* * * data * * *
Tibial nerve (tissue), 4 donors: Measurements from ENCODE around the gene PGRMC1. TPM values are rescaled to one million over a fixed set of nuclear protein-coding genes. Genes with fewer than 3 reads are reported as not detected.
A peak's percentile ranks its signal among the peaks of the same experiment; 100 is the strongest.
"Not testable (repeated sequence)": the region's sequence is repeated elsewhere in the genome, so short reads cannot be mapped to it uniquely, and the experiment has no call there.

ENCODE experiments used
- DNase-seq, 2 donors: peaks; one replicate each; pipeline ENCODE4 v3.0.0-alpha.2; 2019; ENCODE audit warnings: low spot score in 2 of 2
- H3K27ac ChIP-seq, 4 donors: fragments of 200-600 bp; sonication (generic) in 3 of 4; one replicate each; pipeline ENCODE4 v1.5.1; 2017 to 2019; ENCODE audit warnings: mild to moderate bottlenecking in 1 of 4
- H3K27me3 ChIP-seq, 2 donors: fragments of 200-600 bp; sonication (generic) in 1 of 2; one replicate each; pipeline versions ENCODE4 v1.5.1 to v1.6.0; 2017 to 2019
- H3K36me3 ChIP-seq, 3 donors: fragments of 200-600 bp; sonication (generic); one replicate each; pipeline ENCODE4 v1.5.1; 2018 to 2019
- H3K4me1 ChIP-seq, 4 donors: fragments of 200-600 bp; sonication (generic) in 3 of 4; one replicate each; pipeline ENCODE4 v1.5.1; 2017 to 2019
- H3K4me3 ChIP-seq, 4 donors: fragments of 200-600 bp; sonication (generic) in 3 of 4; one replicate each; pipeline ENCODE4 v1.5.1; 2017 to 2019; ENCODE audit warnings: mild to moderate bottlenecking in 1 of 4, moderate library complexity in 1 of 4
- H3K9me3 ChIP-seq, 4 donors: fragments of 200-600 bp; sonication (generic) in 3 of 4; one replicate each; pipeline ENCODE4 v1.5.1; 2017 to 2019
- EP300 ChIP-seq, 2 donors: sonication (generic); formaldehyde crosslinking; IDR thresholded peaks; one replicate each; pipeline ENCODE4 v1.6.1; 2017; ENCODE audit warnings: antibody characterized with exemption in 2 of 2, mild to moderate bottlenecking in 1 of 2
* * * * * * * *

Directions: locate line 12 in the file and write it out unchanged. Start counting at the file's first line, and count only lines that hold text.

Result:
- EP300 ChIP-seq, 2 donors: sonication (generic); formaldehyde crosslinking; IDR thresholded peaks; one replicate each; pipeline ENCODE4 v1.6.1; 2017; ENCODE audit warnings: antibody characterized with exemption in 2 of 2, mild to moderate bottlenecking in 1 of 2